Deep Nostalgia uses AI to bring old photos to life — and it’s freaking us out

Deep Nostalgia MyHeritage photo animation
(Image credit: MyHeritage)

A new photo-animating tool is using AI-powered ‘Deep Nostalgia’ tech to bring the past to life. And after giving it a try, I’m seriously freaked out by it.

The Deep Fake-style tool from online genealogy company MyHeritage takes your old photos and uses machine learning to animate facial expressions and movements in a truly uncanny fashion. You can then download the 10-20 second videos and share them with your family. 

I tried it out on a childhood photo of my mother — with her permission of course; this kind of tech has the potential to upset people, so I’d always advise checking before you use any image, particularly if the person in question has passed away.

The service is super-easy to use. Simply head to the MyHeritage Deep Nostalgia page then click on the Upload photo button, or drag and drop your image across.

The AI will then take around 20 seconds to work its magic on the photo, before presenting the finished result for your amazement. And yes, it really is amazing. And creepy. At the same time.

I never knew my mother as a child, obviously. But the clip below does an uncannily good job of showing me what she was like — far more so than a static photo could. 

I then tried it out on a photo of myself from my younger days. Here, the AI appeared to get a little tripped up by my eyes, which slightly lessened the impact while increasing the creepiness factor. There’s definitely something of Harry Potter’s moving portraits about it.

You can even use the tool on a photo with multiple people in it. The tech will analyze the image, then ask you which face to animate. Here I am as a baby; cute, hey? You can just see my mother in the background — the AI has successfully animated me, while leaving her static.

The service is initially free to use, so long as you sign up for a MyHeritage account. That’s as simple as inputting your email address and a few other details, then agreeing to the MyHeritage terms and conditions. 

The free account only lets you animate five photos, though, and also includes a watermark on each video. Sign up for a Complete account — currently $16.58‎ per month — and you’ll get unlimited access to the tool, and watermark-free downloads.

The tech behind the Deep Nostalgia tool is the work of D-ID, an Israeli company that specializes in “Reenactment technology”. MyHeritage previously used it to animate a photo of Abraham Lincoln. 

It uses real human gestures, captured from MyHeritage employees, to animate the photos, and the company points out that the end result “is not authentic, but rather a technological simulation of how the person in your photo would have moved and looked if they were captured on video.”

It also cautions that “Depending on the video and the angle, the technology sometimes needs to simulate parts that do not appear in the original photo, such as teeth or ears, and the quality of the end result may vary.”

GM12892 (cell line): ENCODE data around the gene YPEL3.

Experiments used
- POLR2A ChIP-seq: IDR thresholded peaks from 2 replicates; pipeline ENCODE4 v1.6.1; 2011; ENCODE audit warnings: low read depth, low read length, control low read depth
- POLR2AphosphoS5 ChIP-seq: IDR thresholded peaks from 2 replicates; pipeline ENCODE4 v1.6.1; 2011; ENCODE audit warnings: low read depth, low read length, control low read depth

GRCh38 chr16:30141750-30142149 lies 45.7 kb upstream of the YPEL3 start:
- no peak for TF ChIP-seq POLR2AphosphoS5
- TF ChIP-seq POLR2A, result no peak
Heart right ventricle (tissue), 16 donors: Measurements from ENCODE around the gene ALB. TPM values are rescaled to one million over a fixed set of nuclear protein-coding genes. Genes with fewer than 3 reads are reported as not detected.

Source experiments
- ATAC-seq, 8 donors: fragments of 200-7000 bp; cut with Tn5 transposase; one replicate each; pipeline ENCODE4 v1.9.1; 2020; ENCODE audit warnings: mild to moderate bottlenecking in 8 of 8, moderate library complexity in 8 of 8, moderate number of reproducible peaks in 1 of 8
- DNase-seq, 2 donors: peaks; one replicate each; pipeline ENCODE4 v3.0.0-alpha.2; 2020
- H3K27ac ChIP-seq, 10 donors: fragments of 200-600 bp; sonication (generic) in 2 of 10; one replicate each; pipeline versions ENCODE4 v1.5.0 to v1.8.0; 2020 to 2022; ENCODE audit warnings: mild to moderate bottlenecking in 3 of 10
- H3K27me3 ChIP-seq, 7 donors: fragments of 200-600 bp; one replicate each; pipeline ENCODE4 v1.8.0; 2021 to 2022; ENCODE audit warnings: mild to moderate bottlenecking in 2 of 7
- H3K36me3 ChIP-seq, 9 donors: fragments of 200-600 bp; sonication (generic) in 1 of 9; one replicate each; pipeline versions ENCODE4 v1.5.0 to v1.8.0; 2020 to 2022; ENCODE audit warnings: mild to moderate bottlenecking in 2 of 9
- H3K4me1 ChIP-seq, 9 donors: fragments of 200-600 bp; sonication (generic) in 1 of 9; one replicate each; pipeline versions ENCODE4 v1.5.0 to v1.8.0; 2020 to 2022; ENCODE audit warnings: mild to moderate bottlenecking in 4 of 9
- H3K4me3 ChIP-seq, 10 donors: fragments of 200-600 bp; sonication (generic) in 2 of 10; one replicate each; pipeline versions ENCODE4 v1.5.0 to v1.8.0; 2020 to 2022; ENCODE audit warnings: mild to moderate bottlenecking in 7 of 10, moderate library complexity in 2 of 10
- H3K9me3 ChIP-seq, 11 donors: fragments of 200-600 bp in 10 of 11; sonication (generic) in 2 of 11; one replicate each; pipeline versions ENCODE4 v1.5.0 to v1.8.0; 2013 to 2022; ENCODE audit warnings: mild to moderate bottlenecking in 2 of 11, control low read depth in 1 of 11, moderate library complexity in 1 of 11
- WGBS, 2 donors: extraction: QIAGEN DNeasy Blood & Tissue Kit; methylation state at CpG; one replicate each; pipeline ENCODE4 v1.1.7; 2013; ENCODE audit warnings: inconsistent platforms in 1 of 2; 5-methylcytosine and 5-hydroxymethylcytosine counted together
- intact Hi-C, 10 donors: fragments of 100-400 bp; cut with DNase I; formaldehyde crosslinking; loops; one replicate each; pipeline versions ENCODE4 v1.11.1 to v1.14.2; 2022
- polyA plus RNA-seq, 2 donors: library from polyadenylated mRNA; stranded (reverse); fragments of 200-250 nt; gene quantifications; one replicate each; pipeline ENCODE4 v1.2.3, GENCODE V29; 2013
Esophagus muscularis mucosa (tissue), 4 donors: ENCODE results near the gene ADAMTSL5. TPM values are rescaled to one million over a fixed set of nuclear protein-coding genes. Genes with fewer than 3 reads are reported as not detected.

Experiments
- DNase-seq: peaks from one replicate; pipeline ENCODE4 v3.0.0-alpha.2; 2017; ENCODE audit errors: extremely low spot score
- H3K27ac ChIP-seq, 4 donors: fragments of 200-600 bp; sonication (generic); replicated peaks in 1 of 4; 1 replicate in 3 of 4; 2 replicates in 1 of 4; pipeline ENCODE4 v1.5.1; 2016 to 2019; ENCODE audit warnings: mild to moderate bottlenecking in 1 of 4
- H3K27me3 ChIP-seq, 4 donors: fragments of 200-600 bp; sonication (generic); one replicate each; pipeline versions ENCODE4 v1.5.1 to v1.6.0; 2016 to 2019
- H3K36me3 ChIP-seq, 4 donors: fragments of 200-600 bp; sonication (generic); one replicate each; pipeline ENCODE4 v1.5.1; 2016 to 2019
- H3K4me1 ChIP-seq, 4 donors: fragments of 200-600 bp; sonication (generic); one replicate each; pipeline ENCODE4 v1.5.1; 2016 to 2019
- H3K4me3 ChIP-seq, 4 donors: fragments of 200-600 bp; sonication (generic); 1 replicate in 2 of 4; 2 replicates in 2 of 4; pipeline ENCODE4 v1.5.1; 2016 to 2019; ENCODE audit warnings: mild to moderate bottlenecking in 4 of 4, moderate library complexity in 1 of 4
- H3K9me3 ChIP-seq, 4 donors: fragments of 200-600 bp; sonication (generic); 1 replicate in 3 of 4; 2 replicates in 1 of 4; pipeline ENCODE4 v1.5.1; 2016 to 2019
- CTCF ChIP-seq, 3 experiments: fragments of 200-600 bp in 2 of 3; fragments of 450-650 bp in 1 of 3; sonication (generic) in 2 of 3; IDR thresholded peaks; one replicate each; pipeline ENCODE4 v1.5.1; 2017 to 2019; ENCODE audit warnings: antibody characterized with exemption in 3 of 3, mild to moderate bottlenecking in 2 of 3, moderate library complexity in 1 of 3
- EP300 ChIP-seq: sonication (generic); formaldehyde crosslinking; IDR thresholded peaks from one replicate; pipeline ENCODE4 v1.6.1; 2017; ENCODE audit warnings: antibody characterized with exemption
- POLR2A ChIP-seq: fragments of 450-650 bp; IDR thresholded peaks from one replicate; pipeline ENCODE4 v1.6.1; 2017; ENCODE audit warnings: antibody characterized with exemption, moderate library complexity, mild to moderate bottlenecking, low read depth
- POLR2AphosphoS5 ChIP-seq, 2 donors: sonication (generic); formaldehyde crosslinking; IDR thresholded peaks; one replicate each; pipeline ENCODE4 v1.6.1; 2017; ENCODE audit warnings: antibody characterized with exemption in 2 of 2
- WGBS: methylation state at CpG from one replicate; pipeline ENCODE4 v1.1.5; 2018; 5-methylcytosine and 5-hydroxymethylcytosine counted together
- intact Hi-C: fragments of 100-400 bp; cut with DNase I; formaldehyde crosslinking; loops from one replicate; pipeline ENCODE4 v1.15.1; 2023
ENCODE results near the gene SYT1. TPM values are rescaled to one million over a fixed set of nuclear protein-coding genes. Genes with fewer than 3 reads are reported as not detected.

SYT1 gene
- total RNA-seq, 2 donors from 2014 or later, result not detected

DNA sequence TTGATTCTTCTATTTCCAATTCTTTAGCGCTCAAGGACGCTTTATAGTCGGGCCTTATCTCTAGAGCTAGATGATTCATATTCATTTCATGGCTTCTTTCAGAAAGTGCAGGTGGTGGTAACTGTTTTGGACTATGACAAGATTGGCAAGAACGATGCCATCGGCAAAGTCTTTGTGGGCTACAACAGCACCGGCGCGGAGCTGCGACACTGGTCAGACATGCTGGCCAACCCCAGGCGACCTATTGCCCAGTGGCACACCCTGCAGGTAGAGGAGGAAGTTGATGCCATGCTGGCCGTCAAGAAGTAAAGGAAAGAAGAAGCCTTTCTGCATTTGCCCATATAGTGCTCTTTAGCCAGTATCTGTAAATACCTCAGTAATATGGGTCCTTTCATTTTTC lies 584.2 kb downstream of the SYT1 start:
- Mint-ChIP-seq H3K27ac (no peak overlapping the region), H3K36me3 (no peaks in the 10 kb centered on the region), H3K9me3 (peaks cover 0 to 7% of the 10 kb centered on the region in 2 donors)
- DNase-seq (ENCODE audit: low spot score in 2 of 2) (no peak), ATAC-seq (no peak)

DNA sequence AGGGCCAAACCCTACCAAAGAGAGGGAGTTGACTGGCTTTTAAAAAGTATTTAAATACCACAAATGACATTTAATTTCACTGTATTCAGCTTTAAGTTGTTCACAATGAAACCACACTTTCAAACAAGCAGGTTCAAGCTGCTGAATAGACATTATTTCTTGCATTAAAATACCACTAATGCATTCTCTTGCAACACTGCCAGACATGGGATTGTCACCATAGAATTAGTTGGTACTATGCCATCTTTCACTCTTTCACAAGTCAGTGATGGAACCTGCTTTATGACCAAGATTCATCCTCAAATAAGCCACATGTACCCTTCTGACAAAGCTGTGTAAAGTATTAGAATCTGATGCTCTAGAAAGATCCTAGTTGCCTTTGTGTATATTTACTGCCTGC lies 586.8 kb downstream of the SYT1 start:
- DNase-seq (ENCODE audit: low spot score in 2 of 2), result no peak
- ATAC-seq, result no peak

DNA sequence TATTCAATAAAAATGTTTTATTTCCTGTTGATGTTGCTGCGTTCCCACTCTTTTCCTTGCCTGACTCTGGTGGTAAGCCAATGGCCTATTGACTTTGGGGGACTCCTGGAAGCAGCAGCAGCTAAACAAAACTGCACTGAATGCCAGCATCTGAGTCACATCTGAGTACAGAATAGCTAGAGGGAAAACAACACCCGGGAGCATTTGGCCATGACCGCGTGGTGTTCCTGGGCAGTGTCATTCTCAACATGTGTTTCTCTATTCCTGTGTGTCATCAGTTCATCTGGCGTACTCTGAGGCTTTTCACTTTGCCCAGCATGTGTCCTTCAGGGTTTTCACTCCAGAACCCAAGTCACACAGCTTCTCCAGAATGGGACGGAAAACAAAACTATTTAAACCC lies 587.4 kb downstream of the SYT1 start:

The tool has quickly gone viral in the few days since it launched, with predictably mixed reactions. As MyHeritage itself says, “Some people consider the Deep Nostalgia™ feature to be magical, while others find it creepy and dislike it.”

I’d say it’s both magical and creepy. There’s no doubt that there’s some seriously clever tech behind it and the end results are fascinating. But it is also unsettling seeing something that you know isn’t real but that looks so lifelike. 

If you fancy giving it a try for yourself, head to the MyHeritage site.

Marc McLaren

Formerly Editor in Chief (U.K.) on Tom’s Guide, Marc oversaw all gaming, streaming, audio, TV, entertainment, how-to and cameras coverage, and was also responsible for the site’s U.K.-focused output. He is now U.K. Editor in Chief on TechRadar. Marc previously edited the tech website Stuff and has tested and written about phones, tablets, wearables, streaming boxes, smart home devices, Bluetooth speakers, headphones, games, TVs, cameras and much more. He also spent years on a music magazine, where his duties mainly involved spoiling other people’s fun, and on a car magazine. An avid photographer, he likes nothing better than taking pictures of very small things (bugs, his daughters) or very big things (distant galaxies). When he gets time, he also enjoys gaming (console and mobile), cycling and attempting to watch as much sport as any human can. He's also fallen in love with Wordle over the past six months and is the author of our today's Wordle answer column, in which he supplies hints and strategy tips for the mega-popular word game. Given he's completed every single Wordle so far and only lost once, and analyzed every Wordle answer in search of patterns, he's well qualified to help you safeguard your streak.